10/6/06 9:03 PM
Ignore | Quote | Vote Down | Vote Up
Ted Bennett
221 The total sum of your votes up and votes down Send Private Message Add Comment To Profile

Edited: 07-Oct-06 09:01 AM
Member Since: 01/01/2001
Posts: 4637

professional schools in psych are kind of like med schools in the Caribbean

Thank you, Jesse -  it is *extremely* un-PC of me to say such a thing out loud, esp. around my colleagues who came from such places and are phenomenally sensitive about it :-) I think you can figure out my thoughts on the matter, it's just that I'm very cautious about saying it on a public message board :-)))

Ted, If I want to get my PhD in social psychology would you recommend getting an MA in something like experimental first as a way to get into a better school? I don't even have a minor in psychology. I was a philosophy major with a 3.2 GPA and I am guessing I can score around a 1400 on the GRE's.

NO!!!! I can't speak for all schools, but at mine it was actually *harder* for MA/MS folks to come into the Ph.D. program. All things being equal, a person with a 1400 GRE and 3.2 GPA will probably actually get preference above the person with a 1400 GRE and 3.2 GPA and a master's, simply because the admission folks will wonder why they did the master's first and didn't just go straight to Ph.D. Perhaps they needed to become more familiar with the material, perhaps they got bad advisement, perhaps they are dabblers who finally got serious, etc - in essence, assumptions that generally don't reflect well on you. And the faculty actually told us that they disliked having to break people of "bad habits," build over other training that might be of a different orientation, etc. They liked cleaner slates.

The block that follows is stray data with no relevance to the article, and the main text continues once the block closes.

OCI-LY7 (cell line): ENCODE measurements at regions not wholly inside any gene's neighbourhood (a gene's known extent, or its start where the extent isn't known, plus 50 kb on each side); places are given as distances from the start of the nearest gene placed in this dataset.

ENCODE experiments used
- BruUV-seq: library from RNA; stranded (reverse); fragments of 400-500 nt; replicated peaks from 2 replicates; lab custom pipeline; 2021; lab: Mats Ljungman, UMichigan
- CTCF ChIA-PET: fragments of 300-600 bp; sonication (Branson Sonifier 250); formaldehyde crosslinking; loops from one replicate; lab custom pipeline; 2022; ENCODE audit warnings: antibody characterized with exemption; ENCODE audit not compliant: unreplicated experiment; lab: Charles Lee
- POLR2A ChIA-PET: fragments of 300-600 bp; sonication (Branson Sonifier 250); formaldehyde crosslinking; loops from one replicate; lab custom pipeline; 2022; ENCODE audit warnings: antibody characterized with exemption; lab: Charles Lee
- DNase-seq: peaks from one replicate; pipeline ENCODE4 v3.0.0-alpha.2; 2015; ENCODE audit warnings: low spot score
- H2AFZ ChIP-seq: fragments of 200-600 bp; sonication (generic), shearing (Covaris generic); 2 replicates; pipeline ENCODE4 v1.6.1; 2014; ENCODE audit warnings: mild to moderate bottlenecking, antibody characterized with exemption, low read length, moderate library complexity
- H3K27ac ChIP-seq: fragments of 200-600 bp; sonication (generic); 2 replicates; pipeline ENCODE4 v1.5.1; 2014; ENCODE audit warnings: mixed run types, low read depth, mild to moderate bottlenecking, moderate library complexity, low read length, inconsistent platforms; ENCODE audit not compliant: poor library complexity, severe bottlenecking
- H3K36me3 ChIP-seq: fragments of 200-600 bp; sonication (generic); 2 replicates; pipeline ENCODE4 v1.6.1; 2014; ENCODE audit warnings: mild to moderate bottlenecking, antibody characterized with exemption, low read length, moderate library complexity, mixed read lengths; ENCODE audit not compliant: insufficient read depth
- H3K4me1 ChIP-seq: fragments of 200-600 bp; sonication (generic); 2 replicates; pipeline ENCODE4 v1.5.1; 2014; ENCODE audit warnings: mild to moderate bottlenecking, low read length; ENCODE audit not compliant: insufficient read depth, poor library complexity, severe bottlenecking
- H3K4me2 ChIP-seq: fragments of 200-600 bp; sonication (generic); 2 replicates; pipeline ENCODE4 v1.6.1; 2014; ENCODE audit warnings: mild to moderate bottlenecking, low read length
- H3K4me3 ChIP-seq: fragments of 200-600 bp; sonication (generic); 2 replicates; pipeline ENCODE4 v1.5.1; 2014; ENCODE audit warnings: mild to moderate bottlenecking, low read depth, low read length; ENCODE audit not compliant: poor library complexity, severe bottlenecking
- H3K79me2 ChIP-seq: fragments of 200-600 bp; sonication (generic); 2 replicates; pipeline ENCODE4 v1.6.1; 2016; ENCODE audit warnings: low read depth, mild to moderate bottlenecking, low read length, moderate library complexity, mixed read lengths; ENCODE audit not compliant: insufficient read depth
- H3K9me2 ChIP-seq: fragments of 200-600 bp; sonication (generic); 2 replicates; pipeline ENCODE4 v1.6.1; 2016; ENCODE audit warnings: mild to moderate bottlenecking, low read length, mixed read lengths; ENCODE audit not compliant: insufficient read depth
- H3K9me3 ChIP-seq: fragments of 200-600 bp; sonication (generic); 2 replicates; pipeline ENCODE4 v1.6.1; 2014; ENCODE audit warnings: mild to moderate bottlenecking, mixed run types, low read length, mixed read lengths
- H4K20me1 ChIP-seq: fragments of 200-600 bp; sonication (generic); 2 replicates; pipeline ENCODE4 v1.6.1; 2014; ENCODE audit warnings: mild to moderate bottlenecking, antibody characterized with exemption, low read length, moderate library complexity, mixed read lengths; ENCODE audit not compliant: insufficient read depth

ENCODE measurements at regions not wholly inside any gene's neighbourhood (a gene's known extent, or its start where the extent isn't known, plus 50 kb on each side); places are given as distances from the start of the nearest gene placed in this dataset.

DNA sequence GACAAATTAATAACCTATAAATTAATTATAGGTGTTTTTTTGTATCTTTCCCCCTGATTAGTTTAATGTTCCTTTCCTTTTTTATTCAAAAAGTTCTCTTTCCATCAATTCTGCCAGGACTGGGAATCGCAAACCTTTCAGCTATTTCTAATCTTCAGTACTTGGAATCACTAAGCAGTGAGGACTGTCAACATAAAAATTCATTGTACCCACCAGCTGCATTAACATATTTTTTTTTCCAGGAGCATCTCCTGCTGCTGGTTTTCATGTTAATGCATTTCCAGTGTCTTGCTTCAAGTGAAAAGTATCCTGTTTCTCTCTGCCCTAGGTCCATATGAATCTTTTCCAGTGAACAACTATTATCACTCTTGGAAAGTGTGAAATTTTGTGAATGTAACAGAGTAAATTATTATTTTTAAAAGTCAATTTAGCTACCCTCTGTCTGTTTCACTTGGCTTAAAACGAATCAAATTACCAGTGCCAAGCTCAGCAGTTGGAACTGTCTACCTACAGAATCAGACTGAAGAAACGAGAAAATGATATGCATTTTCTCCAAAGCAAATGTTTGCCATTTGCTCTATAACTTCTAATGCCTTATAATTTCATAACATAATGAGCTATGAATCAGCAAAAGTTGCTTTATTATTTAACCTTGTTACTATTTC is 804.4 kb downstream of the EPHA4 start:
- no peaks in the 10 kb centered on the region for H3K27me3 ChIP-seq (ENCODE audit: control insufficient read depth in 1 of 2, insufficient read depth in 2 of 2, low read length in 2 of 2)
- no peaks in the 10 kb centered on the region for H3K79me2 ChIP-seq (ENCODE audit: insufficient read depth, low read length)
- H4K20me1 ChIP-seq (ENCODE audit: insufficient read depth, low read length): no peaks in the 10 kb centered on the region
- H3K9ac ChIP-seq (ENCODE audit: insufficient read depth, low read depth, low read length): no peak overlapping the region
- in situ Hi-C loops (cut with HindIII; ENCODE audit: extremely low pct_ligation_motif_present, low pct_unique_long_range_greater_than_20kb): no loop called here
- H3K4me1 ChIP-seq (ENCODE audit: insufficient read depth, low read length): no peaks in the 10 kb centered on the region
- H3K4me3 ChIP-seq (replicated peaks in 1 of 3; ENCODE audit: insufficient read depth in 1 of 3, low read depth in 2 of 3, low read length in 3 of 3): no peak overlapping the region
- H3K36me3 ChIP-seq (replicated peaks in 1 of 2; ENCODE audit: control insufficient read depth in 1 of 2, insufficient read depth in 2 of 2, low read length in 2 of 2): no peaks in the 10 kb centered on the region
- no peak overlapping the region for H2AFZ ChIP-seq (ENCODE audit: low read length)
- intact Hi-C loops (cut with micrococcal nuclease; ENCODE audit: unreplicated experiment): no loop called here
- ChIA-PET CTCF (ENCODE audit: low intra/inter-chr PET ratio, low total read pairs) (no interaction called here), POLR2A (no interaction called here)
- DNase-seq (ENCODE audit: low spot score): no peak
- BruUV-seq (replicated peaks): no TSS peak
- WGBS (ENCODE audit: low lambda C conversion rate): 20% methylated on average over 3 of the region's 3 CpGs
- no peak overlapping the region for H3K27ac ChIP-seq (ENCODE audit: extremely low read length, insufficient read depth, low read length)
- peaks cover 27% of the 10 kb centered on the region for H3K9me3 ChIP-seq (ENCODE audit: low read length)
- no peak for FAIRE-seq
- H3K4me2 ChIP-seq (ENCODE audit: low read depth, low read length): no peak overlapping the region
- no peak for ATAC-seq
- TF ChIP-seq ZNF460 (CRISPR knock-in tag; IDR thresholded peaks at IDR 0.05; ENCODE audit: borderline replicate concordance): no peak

The major exception would be if you got a publication or two out of the MA/MS program, and you're competing against people straight out of undergrad with no pubs. 

BTW, there is a manual you can find at most major bookstores or at Amazon that tells you the average entering GRE, GPA, etc. for the vast majority of programs in psychology, both experimental and clinical. I'd spend the $15-20 to look at that and find who you like and where you might fit in best, not to mention the tuition costs and financial aid possibilities..

Also BTW, 1400 GRE is a sort of magic boundary in psychology grad school - if you can hit that or better, you *will* get in somewhere, barring major personality psychopathology or fuck-up (like the guy who asked to do a body shot off a female faculty member one year!)

10/9/06 12:43 AM
Ignore | Quote | Vote Down | Vote Up
eabeam
2 The total sum of your votes up and votes down Send Private Message Add Comment To Profile

Edited: 09-Oct-06
Member Since: 08/28/2001
Posts: 2092
Isn't Alliant the old California Professional School of Psychology?
10/9/06 11:26 PM
Ignore | Quote | Vote Down | Vote Up
eabeam
2 The total sum of your votes up and votes down Send Private Message Add Comment To Profile

Edited: 09-Oct-06
Member Since: 08/28/2001
Posts: 2095